The vast selection of inexpensive, easy to install, pre-shaped pond units has made water gardening a lot easier these days.
They come in all shapes from round to irregular. Choose a shape which best fits into the space you are working with, taking into account the design of your garden, the line of your beds, the sloping of the lawn to find an area which needs interest and where you might like to introduce some wildlife.
Measure out the shape on the ground and peg it out with string or use a spray marker. Then dig the hole, remember to keep the soil as you will need it later for back filling around the pond.
You must dig until you reach the depth of the pond plus an extra 8 cm. Also allow an additional 15 cm around the peripheral edges.
Rake the bottom removing any stones, then tread it down flat and place a layer of damp sand on it to create a cushion for the unit.
Position the unit in the excavation and support any areas not touching the ground with bricks or stones. Make sure that the unit is level. Place a plank of wood across the top and then check this with a spirit level.
Fill the unit with 10 cm of water to give it some weight, then start working your way round the edges, filling with more and more soil each time you go around it.
Check the level as before. Once the unit is firmly installed, lay a 2.5 cm mortar foundation around the pond. You can decorate it with natural rocks, cobbles or pavers, but make sure that the paving or rocks slightly overhang the edge to create stability and to make the pond look more natural.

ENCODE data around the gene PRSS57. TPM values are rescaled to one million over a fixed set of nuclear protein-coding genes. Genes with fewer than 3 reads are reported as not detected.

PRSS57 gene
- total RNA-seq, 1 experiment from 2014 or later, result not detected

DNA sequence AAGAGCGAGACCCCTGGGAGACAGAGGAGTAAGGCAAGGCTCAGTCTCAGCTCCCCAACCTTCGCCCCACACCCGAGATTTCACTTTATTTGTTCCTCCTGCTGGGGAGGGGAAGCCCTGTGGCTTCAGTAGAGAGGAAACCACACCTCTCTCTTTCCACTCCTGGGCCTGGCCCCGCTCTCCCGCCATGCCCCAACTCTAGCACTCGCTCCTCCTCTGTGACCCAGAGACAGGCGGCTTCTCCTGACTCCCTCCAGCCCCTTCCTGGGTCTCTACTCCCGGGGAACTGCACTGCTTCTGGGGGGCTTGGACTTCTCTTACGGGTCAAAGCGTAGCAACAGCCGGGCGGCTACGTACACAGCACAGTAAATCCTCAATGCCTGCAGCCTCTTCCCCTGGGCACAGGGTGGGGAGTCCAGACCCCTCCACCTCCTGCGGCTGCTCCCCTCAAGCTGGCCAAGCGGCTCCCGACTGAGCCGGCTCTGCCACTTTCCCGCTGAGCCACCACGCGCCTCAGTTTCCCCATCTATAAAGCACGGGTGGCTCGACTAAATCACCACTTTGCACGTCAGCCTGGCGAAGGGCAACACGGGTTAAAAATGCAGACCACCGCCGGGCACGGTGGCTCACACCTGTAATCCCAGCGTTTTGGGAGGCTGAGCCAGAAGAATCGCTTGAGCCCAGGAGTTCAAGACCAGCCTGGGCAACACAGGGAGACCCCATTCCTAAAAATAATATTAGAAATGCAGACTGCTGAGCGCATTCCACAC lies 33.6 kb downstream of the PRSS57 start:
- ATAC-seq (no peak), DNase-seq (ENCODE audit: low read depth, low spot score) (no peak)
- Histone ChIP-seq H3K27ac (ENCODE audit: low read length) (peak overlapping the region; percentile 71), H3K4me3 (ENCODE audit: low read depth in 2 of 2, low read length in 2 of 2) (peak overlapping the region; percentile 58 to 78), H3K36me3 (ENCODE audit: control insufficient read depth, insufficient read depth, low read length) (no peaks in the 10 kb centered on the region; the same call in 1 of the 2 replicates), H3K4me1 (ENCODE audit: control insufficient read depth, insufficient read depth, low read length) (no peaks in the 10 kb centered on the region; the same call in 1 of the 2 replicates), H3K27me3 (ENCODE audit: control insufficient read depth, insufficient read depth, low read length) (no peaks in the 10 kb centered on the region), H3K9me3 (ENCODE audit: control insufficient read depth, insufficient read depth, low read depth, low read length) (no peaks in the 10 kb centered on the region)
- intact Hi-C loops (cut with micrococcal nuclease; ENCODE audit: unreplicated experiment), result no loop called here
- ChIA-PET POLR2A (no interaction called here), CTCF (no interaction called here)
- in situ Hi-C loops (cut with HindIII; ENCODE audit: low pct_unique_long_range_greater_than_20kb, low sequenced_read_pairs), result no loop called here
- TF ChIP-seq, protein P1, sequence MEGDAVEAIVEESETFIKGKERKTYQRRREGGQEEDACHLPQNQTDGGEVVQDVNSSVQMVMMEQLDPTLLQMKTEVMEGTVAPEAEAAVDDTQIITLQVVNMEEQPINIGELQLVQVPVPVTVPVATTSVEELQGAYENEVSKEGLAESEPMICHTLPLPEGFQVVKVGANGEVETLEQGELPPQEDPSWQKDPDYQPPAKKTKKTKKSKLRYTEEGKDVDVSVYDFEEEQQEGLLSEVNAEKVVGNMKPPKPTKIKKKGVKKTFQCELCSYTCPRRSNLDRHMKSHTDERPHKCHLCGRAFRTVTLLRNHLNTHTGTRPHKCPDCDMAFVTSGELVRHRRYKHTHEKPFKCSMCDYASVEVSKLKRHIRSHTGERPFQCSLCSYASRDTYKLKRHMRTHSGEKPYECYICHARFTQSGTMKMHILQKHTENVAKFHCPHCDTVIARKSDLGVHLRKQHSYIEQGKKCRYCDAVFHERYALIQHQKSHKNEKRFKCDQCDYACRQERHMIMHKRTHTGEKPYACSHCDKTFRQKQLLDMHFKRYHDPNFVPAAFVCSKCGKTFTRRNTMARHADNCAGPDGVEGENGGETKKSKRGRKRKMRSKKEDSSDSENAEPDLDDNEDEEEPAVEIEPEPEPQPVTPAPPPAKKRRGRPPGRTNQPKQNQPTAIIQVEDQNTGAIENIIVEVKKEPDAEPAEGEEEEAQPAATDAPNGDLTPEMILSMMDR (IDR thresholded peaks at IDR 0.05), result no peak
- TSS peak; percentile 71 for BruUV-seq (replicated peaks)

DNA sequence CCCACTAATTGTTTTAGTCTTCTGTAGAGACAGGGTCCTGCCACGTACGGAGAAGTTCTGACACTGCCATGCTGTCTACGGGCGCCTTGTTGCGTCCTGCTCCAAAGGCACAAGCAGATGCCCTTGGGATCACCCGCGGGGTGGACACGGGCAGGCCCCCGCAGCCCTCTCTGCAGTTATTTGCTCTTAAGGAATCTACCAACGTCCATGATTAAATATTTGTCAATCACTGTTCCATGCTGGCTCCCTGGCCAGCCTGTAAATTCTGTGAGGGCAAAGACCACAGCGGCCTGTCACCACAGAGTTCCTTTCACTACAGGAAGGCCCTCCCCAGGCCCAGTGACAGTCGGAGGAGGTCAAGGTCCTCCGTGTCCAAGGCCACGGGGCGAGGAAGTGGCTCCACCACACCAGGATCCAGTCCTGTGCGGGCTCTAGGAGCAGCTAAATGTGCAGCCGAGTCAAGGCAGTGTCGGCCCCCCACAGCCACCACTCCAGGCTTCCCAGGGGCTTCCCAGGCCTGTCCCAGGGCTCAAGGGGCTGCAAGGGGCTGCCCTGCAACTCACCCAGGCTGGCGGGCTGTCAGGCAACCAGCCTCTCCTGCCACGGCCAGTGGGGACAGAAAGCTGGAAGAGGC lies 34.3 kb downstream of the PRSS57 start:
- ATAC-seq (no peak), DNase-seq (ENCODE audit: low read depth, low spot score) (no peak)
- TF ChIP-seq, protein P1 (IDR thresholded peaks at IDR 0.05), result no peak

Adding a Fountain
A wide range of fountains is available ranging from small sprays to elaborate sculptures. Fountains are powered by submersible pumps; the more powerful the pump, the higher and wider is the spray. They all work on the same principle, the fountain head is connected to the pump which drives the water up and through the head thus creating the fountain.
Some aquatic plants tolerate the movement of water spray; but most water lilies do not like it. If you prefer a wild life pond, with lots of plants, it is best not to have a spray.
Water lilies, deep water aquatics and marginal plants should be planted in baskets. Some baskets have micromesh sides, if not line with Hessian, place a brick in the bottom and introduce your soil.
Place the plants in the soil making sure that they are not overcrowded, leaving space for the plants to grow and spread. Once the plants are secured, cover the soil with a layer of gravel.
It is wiser not to mix species in the same basket, so that they will look more attractive in the pond and also grow better, avoiding competition between one type of plant and another.
Place the baskets gently onto the bottom of the pond, if they need to be elevated, place bricks under the baskets.
Any pool well planted is ideal for fish. Pond fish do not have any special requirements provided you do not overstock. The stocking rate is 5 cm of fish to every 0,093 m2 of surface area or 2Â” to 1 ft2.
Use flaked wood, a well balanced multi coloured flake paper feed. Another type is floating pellets; they are brown and also well balanced. Allow one pinch of food per fish every second day.
Watch the pond for 20 minutes, if all the food disappears instantly they can have a little more, if there is still food floating on the surface after 20 minutes, remove it as it will fall to the bottom, decompose and pollute the water, which in turn could cause a fungus that will affect the fish.
In winter fish do not need feeding as they are dormant and use up their reserves. Start feeding again in the spring.
Top up the water regularly as the heat on summer causes water to evaporate. Flowers should be headed and leaves removed. If you have a lot of trees around, it is a good idea to cover the pond in autumn to stop the leaves falling into it.
It is necessary to clean the pond every 4 years. Remove all plants and fish, scrub out with water and a brush, do not use detergents as they may linger on will kill the fish and affect the plant life.
Now sit back in an easy chair and enjoy the amazing wild life that a pond brings to the garden.